The dog is the boy's best companion. "Walks with my tutor" are all very well, but walks with my dog are what he really enjoys. The dog has perhaps the best of it, in point of intelligence, but the boy gradually picks up a great deal. The boy does not mind tearing his jacket, and often lands at home after a ramble in a condition that scandalises his parents and guardians ; but the dog has decidedly the pull of him in following out their common pursuits. He cares even less for his coat than the boy for his jacket. He can go grubbing among thorny hedge - roots, and crawling along damp ditches; he can even carry his researches into fox-earths and rabbit-burrows. Consequently he is always coming upon delightful surprises, startling rabbits from their seats and hares from their forms, and setting all the bird-folk of the hedge in commotion. The boy envies him the sharp yelp of fierce delight when he snaps vainly at the fud of a scuttling rabbit, and perhaps only misses by a mouthful of flick ; though, if he could, he would not care to worry the rat or the weasel, who has been the victim of a sudden spring. On the other hand, he has interests the dog cannot share. The thorns shake : there is the scream of the startled blackbird, and there is the nest with the young newly feathered, and on the point of taking flight. Or when the wood-pigeon makes a dash from the farther side of the fir, up goes the boy, hand over hand, and it is the turn of the dog to look on in disgust.
I have been talking of " the open-air boy," and I cannot help pitying boys who have their homes in a city. It is hardly fair on a dog to keep him in town ; it is like caging a lark, accustomed to soar, and tantalising him with a miserable scrap of turf. A terrier in London, looking at the world through area railings, chasing cats who always escape him in the back yard, naturally overeats himself, gets out of condition, and becomes misanthropic. By nature, though he is death on vermin, he is the most amiable of animals ; but in town he snaps savagely at the milkman's legs, or makes a snatch at the seat of the trousers of the butcher's boy. The worst is that his master has to bear the blame, and is for ever getting into hot water. Perhaps the business is settled by the dog being stolen, if he is worth his salt. For dog-stealing is a very lucrative trade, and professional villains are up to all manner of dodges and devices. They carry strong-smelling delicacies about with them that no dog can resist; they watch for their opportunity at the corner of a lane, and, when you look over your shoulder, your favourite is gone. He is growling at the bottom of a sack, or in the depths of a big pocket, with a strong hand pressed upon his muzzle. Of course one is sorry for the boy, but far more grieved for the dog. Did you ever read "Tickler among the Thieves," by Dr. John Brown, author of " Rab and his Friends." If not, the sooner you get the book the better, for Dr. Brown knew more about dogs than most men. I don't mean about their breeds or their ailments, but about the inner nature, which it should be your pleasure to draw out. Tickler had been petted and pampered, and the change to the den of the thief, who punched his head and kept him on coarse commons, nearly broke the heart of the poor little fellow. That the story had a happy ending, that Tickler was restored to the bosom of his family, has nothing to do with my moral, for Tickler had a very unusual piece of luck. It was more likely that, like Uncle Tom of " Uncle Tom's Cabin"—another book you ought to read—he would have been sold into slavery, and changed a kind for a careless or brutal master. And you may be sure that dogs have longer memories than you fancy. You have probably read the Odyssey with cribs, for I take it that you are not much at home in the Greek. Then you remember how Ulysses' dog recognised him at once, when he had been cruising for many years among the Greek islands on his way back from Troy. I suspect Horace was drawing the long-bow, or, to speak more correctly, indulging in poetic license, when he makes the dog recognise his old master at the first sniff. Much more natural is Sir Walter Scott's scene in "Old Mortality," when Henry Morton comes back from the Dutch wars to his home on the Clyde. The old spaniel he left behind, barks at the stranger, then smells round him, and finally jumps up and fawns. "The creature kens you," exclaims the old housekeeper. That gradual recognition is true to the life ; but Scott knew more about dogs than Homer, and at least as much as Dr. Brown.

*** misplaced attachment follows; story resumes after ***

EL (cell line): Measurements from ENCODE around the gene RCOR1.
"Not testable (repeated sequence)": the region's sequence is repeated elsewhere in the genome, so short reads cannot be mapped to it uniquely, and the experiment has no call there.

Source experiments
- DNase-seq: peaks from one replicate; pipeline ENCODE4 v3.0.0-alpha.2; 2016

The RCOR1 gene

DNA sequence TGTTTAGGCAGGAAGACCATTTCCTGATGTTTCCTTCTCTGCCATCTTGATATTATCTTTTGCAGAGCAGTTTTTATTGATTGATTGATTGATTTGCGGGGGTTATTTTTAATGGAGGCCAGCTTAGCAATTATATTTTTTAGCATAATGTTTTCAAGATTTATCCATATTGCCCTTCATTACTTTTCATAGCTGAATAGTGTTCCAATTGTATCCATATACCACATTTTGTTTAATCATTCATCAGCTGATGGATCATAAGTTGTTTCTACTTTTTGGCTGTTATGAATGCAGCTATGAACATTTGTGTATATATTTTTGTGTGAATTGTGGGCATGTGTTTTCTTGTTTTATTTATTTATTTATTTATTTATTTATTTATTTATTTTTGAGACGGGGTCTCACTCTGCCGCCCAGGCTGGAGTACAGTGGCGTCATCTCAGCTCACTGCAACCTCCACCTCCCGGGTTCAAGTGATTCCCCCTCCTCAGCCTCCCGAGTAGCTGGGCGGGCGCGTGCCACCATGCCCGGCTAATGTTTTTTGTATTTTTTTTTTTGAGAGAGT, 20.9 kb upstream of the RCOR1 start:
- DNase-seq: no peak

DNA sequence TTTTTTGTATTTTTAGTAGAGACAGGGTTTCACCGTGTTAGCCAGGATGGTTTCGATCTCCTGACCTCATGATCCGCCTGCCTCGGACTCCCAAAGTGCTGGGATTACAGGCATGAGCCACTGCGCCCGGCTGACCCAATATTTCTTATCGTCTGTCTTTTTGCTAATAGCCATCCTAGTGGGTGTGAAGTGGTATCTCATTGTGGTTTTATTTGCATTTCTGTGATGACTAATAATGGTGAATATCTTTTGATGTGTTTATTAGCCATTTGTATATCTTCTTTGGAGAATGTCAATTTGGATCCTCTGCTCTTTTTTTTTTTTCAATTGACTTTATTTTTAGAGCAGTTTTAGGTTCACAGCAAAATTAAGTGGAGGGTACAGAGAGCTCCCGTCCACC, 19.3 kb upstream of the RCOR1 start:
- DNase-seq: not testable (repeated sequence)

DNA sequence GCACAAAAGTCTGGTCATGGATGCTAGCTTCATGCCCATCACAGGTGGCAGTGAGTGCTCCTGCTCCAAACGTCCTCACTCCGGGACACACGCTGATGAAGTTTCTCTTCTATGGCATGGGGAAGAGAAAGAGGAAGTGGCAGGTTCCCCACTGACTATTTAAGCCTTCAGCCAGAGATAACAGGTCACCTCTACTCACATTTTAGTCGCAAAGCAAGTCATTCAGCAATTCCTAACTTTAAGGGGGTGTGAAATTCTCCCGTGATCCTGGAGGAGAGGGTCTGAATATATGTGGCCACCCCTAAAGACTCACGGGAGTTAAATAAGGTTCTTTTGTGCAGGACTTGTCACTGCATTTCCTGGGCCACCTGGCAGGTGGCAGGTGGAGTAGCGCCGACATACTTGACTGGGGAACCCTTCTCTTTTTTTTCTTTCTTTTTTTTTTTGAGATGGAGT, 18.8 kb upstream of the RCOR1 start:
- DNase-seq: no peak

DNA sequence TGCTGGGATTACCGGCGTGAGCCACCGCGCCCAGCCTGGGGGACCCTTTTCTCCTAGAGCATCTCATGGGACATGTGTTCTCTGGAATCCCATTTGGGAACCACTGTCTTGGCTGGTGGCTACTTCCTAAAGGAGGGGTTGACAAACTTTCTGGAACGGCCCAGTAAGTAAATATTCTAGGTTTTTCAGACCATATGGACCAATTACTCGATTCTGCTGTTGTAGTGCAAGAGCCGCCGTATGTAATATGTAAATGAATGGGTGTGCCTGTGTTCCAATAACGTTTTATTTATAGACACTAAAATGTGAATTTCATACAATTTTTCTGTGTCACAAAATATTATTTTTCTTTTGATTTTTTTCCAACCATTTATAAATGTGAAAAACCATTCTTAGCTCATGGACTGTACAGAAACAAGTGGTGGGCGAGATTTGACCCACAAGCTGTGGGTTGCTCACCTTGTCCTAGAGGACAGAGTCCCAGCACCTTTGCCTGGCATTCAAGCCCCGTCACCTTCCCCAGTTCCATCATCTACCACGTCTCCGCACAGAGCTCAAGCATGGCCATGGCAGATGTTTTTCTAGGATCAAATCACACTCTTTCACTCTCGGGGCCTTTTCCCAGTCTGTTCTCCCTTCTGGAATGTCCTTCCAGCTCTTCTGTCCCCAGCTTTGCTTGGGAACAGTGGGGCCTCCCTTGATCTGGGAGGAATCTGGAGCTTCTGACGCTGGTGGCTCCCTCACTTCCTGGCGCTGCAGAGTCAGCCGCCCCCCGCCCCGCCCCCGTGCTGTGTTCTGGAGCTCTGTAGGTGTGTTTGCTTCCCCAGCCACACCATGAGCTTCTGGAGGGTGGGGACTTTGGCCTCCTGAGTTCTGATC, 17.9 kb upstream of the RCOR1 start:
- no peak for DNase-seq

By the way, if any one is fool enough to laugh at you for making a friend of your dog and loving him, refer him to Sir Walter, and read Lockhart's " Life." The most delightful writer since Shakespeare, he still amuses hundreds of thousands of people. He made an immense fortune, though he was unlucky enough to lose it. He was honoured by the most learned and the noblest in the land. But next to his children, he delighted in his dogs, and however hard he might be writing, his doors were never closed to one or the other. In the country, whether at Ashestiel or Abbotsford, his window was always open, so that they might go freely out and in. When his famous deerhound Maida lived, Maida always mounted guard in his study ; when Maida was off duty, he was relieved by Hintee, a solemn cat. As great a favourite was the bulldog Camp ; and when Camp died in Edinburgh of old age and infirmities, Scott buried him with his own hands in the back garden, and declined an invitation to dinner on account of the loss of a dear old friend. He had dogs of all sorts, and when he went out for a ride or a walk, he was always attended by a canine tail—a " tail " was the retinue of the old Highland chief. There were deerhounds for show and beauty and sagacity ; there were greyhounds for coursing, of which he was very fond; there were setters and pointers for his guests to shoot over ; and there was always a tagrag-and-bobtail of terriers, which I believe amused him the most. He tells how the stately old Maida was tempted into frolics with the youngsters, but when he caught his master's eye, fell back upon his dignity, seeming to say, " Ha' done now ; cease your fooling." He studied those dogs as he studied human nature. He mentions one " shamefaced little terrier " who would sneak away and hide himself at the slightest reproof, and could only be drawn out of his retreat by the sound of a meat-chopper when the dinner hour was past and hunger had got the better of him. And he passed a broken night of great anxiety when another little fellow had dropped behind a riding party and gone astray on the moors. When I get on Scott and his dogs I have mounted a hobby, and I could go on scribbling for ever. They crop up in all his novels and poems, and the scenes and the characters are all taken from the life. Lufra, of "The Lady of the Lake," is one of his fleetest greyhounds ; Maida is the Bevis of Sir Henry Lee in "Woodstock," and he thrusts his muzzle, in " Ivanhoe," into the hand of Cedric the Saxon in his hall of Rotherwood. Wasp, who followed the fortunes of Bertram in " Guy Mannering," we know well; and Mustards and Peppers were as plentiful about the doors of Abbotsford as at Dandie Dinmont's homestead at Charlieshope. Then the comical situations are as true to realities as any of the Scotch pictures of Sir David Wilkie; and if you have not laughed at "The Blind Fiddler," or "The Penny Wedding," the sooner you do so the better. But my hobby is bolting with me again, and I must pull up.